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at the outset of the civil war, they were composed of many loosely allied bands and some are quite wealthy in terms of livestock. they raised sheep, they farmed, they grew corn and other did a considerable amount of rating. raiding had been a considerable part of their economy. they , economy. they raided mexicans, livestock, for food, and rated into mexico as well. when the united states conquered and took half of mexico, now the united dates in harris what they saw as a problem, the raiding. they step up their actions to police indigenous people during
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the civil war, particularly as the union depended on communication with california, a state.n state, a union particularly as gold was sent to the east to fund the civil war effort. indian raids was the last thing the union army wanted so they sent in american soldiers to stop these rates. here is the navajo nation's homeland in the four corners region of southwestern united states. kit carson was sent in to do something about the navajo raid s. what he did was order that the navajo must go to eastern new mexico to a place called bosque redondo hundreds of miles away.
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if they did not go they would be forced to go. many did not want to go. so carson in 1863 and 1864 sent in troops to round up the navajo. he pursued scorched earth tactics, destroying what could be consumed so they would be starved into submission. something he says very clearly in his own words. indeed, they surrendered. nearly 8000 and the best we can tell, the numbers vary. 8000 dineh were forced to march in an event they called the long walk.
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on the long walk of course, navajos died from exposure, diseases, and other things. you were to have read this letter and i'm sure you all read it and i was told earlier, you had not learned cursive writing so that's unfortunate for us that once you become history majors into historical research, part of it is looking at old stuff. i like looking at old stuff . once you get the hang of it, once you understand someone's writing you can really understand. i actually think this is really clear compared to a lot of the other stuff i read. i asked you to read this and
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give your general impression of the attitude of george, the military officer who oversight contingent of denae on the long walk. how would you characterize his attitude? >> he had more of a sympathetic attitude. they were making them go to a land that he knew they had no shot to survive on. prof. kelton: a lot of the think can be read differently. anyone else? >> once he arrived with the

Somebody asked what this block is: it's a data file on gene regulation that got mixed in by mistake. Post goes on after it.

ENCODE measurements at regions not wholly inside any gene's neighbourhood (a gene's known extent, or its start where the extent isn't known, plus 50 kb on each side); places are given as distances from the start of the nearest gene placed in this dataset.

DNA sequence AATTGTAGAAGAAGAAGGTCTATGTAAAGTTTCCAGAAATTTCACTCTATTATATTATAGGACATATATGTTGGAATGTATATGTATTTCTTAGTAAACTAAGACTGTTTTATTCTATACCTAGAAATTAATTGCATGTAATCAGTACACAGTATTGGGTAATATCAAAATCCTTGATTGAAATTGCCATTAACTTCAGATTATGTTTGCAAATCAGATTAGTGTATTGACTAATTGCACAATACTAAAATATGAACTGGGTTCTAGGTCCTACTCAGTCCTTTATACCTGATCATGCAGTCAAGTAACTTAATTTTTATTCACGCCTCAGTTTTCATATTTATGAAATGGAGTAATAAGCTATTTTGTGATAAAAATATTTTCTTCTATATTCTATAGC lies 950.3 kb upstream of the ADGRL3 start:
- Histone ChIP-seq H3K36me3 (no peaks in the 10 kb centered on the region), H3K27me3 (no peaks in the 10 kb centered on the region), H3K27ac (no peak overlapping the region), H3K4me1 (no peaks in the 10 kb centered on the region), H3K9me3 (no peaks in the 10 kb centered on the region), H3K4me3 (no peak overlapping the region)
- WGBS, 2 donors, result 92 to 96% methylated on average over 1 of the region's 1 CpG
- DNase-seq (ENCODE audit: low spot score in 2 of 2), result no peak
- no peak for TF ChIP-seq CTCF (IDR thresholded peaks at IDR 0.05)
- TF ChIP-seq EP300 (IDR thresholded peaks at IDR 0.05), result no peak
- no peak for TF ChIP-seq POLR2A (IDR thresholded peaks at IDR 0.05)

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navajo fort sumter, or the bosque redondo, he began to have sympathy because he was writing in another part of the letter to his wife that this is a terrible place. and there is algae, the water is unsanitary. once he saw indigenous peoples beginning to become ill there, i think he started to display some sympathy. prof. kelton: it could be and -- it would not be uncommon. officers doing this duty, some may not want to be doing this. they might rather be dying in gettysburg. i picked up something different. >> i got more of a vibe of indifference. that he was more complying about -- complaining about the journey than anything else. when he was walking over the mountains, he cursed that it is such a long walk. he did not seem to care about
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the people he was leading. more whining about the journey. prof. kelton: yes he does give us evidence in his journey that it was hardship, lack of food, people suffered. but he also complaining that he himself suffered as well. so that indifference comes out as well. what jumped out to me actually is this quote here. in this he uses the pejorative term that i will project appear. -- up here. indians died and were buried on the road. and he says redskins causing me very little trouble other than feeding such a large number. woe is me. i've had some died. now i have to feed them. to me, you would have to leave this in context of his other letters to get his attitude and other letters that do exist. this encapsulates at best
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indifference, but also disdain. disdain for the people he was charged with. not even seeing them as peoples. but using the pejorative term here. and giving an indication of why that is a pejorative term for many indigenous people. that it dehumanizes real human beings. so you see it in these letters, as groups like the dineh are being forced onto a barren reservation. at bousquet redondo that come under the control of a military man. he is a firm believer, carlton is his name, who believes that in the civilization program and that indigenous people should become euro-american, he takes it as his task, kind of this missionary zeal, that he will